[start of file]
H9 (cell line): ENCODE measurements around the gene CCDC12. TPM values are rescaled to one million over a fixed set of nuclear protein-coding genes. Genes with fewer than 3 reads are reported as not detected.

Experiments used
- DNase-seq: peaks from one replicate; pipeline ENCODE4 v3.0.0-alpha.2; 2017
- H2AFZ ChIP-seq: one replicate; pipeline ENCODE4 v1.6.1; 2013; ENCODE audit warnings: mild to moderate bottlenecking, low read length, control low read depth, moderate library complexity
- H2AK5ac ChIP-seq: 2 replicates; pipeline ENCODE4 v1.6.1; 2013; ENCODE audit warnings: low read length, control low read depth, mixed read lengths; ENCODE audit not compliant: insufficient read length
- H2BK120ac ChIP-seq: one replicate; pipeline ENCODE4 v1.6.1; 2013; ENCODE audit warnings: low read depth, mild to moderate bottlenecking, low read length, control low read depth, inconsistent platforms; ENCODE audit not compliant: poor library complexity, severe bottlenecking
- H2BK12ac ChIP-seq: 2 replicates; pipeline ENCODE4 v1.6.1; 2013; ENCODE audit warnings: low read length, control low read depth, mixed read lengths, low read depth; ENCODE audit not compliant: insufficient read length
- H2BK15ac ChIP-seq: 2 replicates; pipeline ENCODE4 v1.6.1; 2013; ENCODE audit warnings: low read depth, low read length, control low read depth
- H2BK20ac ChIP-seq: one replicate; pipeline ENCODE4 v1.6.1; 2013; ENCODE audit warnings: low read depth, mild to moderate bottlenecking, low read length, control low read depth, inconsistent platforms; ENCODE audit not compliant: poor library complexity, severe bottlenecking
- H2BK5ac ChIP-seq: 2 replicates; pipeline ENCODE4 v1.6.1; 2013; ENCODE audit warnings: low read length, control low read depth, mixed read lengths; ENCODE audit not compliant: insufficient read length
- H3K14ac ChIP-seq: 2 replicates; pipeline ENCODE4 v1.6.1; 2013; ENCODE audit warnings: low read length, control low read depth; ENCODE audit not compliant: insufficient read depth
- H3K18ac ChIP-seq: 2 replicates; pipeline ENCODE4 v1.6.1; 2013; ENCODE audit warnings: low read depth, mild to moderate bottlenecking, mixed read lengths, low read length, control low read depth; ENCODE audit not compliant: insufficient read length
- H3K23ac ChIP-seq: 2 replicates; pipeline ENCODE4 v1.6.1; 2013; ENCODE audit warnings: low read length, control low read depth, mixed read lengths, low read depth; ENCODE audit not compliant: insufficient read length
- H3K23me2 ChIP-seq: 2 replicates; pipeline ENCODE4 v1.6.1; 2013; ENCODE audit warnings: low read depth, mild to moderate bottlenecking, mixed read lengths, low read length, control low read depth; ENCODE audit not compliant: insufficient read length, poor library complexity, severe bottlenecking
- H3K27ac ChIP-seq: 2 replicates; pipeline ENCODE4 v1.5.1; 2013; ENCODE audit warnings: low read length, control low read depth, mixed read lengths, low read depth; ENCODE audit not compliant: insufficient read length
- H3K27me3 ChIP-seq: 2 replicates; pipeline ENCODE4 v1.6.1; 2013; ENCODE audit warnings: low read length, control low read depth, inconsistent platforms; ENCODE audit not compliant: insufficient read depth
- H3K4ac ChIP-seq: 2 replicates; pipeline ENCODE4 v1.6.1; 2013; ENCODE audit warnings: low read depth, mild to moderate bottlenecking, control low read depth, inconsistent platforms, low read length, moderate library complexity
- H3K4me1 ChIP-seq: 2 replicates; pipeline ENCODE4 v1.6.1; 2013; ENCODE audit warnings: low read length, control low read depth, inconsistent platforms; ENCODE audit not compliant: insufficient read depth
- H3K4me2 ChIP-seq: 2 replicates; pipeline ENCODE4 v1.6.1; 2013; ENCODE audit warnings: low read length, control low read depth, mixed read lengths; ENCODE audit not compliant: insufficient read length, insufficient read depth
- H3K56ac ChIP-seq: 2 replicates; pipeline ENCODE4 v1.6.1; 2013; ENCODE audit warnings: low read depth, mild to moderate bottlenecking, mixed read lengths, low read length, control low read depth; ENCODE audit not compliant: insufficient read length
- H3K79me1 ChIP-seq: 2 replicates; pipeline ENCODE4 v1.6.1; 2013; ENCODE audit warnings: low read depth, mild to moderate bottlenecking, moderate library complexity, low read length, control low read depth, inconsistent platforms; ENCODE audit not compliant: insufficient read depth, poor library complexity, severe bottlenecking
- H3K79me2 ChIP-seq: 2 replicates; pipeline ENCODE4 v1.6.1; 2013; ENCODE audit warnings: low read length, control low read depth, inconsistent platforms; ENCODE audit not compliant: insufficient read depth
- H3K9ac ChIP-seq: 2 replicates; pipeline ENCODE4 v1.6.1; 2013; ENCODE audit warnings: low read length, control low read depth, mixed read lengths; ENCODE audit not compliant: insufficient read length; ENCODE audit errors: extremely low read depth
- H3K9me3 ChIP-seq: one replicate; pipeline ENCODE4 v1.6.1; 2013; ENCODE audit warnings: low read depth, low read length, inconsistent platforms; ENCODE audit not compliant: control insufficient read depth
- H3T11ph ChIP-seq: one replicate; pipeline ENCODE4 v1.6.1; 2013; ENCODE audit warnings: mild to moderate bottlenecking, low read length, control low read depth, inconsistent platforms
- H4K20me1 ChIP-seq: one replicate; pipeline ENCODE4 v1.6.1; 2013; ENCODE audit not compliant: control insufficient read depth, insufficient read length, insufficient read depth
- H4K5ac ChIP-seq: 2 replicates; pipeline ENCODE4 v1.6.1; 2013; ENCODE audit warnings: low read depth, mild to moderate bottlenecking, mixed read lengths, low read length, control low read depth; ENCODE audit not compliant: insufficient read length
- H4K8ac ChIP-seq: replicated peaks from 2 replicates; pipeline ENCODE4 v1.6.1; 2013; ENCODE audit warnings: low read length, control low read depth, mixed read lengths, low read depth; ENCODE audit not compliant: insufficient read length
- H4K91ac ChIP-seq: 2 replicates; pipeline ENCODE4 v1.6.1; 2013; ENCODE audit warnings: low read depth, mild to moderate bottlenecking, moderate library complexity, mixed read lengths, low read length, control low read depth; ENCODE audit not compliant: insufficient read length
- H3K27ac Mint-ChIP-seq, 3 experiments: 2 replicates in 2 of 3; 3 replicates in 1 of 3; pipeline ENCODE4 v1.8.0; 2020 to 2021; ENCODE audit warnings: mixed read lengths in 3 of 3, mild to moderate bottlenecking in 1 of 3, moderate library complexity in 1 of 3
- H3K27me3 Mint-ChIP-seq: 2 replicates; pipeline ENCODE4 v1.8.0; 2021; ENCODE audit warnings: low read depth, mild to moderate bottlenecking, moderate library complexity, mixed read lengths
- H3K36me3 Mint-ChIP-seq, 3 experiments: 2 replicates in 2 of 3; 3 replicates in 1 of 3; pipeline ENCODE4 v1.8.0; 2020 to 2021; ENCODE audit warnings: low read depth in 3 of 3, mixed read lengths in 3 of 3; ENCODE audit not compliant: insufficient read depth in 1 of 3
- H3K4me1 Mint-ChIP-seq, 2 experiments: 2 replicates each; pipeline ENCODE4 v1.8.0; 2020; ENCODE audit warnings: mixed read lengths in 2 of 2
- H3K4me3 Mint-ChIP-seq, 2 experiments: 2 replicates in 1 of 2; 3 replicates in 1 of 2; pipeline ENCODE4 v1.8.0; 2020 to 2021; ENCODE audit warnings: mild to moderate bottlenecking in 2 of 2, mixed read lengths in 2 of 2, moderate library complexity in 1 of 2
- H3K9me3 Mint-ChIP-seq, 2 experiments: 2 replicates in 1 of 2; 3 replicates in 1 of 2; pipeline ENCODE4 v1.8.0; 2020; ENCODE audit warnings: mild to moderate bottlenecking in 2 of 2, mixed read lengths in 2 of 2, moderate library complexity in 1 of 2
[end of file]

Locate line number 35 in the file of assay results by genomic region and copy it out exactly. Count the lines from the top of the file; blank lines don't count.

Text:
- H3K9me3 Mint-ChIP-seq, 2 experiments: 2 replicates in 1 of 2; 3 replicates in 1 of 2; pipeline ENCODE4 v1.8.0; 2020; ENCODE audit warnings: mild to moderate bottlenecking in 2 of 2, mixed read lengths in 2 of 2, moderate library complexity in 1 of 2